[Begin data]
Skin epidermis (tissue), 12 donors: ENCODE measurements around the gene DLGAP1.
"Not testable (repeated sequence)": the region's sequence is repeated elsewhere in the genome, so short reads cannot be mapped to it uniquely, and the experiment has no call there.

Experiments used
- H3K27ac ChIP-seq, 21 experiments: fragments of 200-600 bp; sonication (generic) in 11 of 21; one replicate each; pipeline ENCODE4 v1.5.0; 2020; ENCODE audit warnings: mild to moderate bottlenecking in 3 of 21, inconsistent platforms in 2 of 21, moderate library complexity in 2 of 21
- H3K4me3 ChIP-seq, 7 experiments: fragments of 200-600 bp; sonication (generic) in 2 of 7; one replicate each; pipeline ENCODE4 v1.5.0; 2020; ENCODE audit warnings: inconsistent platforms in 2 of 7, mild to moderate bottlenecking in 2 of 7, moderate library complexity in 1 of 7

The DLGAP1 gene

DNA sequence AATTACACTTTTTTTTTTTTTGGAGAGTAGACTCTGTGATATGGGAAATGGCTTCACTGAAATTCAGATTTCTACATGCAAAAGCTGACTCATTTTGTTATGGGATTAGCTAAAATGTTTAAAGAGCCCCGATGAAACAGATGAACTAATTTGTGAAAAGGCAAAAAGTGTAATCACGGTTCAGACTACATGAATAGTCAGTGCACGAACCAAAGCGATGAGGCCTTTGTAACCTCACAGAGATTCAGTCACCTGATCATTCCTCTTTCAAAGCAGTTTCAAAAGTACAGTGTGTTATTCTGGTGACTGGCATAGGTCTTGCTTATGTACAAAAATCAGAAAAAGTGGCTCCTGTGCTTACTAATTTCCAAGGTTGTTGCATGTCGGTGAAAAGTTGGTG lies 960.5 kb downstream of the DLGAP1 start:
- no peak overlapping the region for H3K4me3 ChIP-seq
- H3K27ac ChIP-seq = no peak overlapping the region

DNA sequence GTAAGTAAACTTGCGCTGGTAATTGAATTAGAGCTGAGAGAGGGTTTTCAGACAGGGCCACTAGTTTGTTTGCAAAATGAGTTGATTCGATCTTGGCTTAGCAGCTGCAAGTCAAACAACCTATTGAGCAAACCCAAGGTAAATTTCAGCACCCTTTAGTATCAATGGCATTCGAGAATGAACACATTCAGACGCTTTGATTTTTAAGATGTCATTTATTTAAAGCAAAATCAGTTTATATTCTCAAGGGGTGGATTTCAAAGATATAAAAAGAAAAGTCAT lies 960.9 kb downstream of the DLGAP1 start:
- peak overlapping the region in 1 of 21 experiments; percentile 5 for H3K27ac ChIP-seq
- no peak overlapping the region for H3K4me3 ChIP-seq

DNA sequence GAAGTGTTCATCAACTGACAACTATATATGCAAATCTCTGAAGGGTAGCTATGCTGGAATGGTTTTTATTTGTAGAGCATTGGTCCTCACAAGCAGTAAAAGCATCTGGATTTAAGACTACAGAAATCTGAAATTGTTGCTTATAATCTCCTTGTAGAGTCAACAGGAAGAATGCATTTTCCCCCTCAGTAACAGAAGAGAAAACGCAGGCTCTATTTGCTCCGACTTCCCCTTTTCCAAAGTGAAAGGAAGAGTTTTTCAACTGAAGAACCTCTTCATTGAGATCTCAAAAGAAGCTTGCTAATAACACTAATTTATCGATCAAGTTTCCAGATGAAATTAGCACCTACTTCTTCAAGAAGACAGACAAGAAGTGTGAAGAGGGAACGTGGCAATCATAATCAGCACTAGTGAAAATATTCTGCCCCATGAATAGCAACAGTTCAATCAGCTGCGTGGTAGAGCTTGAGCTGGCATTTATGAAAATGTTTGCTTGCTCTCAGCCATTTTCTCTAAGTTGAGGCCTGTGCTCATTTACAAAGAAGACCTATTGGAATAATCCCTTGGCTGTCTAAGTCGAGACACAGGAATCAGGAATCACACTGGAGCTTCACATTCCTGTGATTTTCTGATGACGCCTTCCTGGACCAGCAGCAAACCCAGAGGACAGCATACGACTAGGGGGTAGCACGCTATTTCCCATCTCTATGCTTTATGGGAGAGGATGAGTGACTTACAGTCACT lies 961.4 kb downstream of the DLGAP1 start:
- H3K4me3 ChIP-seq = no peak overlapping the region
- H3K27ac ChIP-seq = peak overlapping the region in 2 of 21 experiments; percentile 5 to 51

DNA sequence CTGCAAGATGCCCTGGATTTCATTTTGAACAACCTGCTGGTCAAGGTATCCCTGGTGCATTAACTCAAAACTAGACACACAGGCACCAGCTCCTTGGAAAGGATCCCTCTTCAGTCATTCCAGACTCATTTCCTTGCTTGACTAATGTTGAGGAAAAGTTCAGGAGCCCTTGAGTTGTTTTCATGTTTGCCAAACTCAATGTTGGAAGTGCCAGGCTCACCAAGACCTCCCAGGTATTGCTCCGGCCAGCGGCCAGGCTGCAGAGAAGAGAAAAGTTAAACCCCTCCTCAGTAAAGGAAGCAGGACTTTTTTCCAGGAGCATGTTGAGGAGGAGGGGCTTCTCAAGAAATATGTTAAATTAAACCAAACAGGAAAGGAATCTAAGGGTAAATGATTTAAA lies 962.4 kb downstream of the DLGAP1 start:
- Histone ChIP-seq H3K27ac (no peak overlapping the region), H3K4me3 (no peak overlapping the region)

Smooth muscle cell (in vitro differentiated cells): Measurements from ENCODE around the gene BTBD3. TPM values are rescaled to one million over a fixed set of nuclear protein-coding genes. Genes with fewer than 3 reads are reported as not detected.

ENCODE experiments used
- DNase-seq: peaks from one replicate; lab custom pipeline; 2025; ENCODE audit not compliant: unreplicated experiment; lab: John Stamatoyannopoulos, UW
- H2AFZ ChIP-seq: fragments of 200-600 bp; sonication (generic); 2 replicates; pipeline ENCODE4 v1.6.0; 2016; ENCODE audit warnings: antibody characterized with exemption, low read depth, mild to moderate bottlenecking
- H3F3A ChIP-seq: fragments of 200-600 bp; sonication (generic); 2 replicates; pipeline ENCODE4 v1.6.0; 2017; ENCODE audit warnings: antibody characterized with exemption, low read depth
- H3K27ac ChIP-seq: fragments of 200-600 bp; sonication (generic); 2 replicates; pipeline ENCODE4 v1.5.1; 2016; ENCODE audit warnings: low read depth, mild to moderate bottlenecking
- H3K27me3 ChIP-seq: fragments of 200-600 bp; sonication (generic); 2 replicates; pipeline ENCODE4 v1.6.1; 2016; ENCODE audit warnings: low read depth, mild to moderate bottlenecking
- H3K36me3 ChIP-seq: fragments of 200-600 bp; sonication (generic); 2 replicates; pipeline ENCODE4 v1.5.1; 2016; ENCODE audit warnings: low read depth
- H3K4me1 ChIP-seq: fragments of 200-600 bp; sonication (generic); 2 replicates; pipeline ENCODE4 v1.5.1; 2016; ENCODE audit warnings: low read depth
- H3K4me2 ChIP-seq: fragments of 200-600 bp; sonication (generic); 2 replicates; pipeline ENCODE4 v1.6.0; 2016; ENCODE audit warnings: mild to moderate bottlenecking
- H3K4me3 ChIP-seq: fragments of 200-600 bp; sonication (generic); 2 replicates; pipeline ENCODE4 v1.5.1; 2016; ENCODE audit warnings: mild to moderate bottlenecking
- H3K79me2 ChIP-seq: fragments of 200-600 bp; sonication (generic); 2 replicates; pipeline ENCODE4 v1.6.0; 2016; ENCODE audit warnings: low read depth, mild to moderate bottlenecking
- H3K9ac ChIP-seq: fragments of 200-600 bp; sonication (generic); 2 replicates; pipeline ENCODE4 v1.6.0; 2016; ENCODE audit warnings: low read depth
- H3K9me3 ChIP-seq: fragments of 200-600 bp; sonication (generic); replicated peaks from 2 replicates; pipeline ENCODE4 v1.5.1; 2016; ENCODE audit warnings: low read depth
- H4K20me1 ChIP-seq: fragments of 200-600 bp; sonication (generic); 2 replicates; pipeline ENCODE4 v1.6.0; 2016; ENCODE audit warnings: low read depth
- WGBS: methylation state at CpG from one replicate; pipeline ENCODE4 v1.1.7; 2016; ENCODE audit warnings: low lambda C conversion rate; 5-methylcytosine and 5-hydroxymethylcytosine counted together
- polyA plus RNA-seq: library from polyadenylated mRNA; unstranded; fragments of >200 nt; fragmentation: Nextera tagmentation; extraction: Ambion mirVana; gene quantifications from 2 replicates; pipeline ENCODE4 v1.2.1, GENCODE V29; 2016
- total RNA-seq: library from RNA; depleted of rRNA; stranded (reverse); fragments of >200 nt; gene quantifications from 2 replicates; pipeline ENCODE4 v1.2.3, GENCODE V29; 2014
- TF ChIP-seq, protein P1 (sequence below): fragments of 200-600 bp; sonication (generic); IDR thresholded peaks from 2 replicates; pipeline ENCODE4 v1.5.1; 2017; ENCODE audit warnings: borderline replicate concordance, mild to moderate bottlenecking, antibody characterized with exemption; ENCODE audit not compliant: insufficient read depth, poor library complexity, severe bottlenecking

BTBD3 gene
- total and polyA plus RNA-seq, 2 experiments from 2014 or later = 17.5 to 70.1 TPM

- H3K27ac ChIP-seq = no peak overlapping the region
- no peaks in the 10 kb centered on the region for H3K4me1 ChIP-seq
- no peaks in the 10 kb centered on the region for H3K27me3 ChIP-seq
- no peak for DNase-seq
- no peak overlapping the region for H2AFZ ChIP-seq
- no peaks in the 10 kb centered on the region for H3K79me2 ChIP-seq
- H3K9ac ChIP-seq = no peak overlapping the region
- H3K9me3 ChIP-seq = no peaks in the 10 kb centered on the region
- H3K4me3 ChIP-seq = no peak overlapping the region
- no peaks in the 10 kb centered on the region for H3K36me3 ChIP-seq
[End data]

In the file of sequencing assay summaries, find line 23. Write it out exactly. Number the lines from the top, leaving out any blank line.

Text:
- H3K27ac ChIP-seq: fragments of 200-600 bp; sonication (generic); 2 replicates; pipeline ENCODE4 v1.5.1; 2016; ENCODE audit warnings: low read depth, mild to moderate bottlenecking